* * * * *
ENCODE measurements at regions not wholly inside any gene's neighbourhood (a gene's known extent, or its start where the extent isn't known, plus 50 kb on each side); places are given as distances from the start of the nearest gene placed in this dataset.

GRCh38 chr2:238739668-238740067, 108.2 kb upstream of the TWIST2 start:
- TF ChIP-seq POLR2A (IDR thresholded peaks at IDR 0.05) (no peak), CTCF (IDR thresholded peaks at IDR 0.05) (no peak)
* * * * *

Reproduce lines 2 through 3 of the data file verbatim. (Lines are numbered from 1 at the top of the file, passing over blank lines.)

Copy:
GRCh38 chr2:238739668-238740067, 108.2 kb upstream of the TWIST2 start:
- TF ChIP-seq POLR2A (IDR thresholded peaks at IDR 0.05) (no peak), CTCF (IDR thresholded peaks at IDR 0.05) (no peak)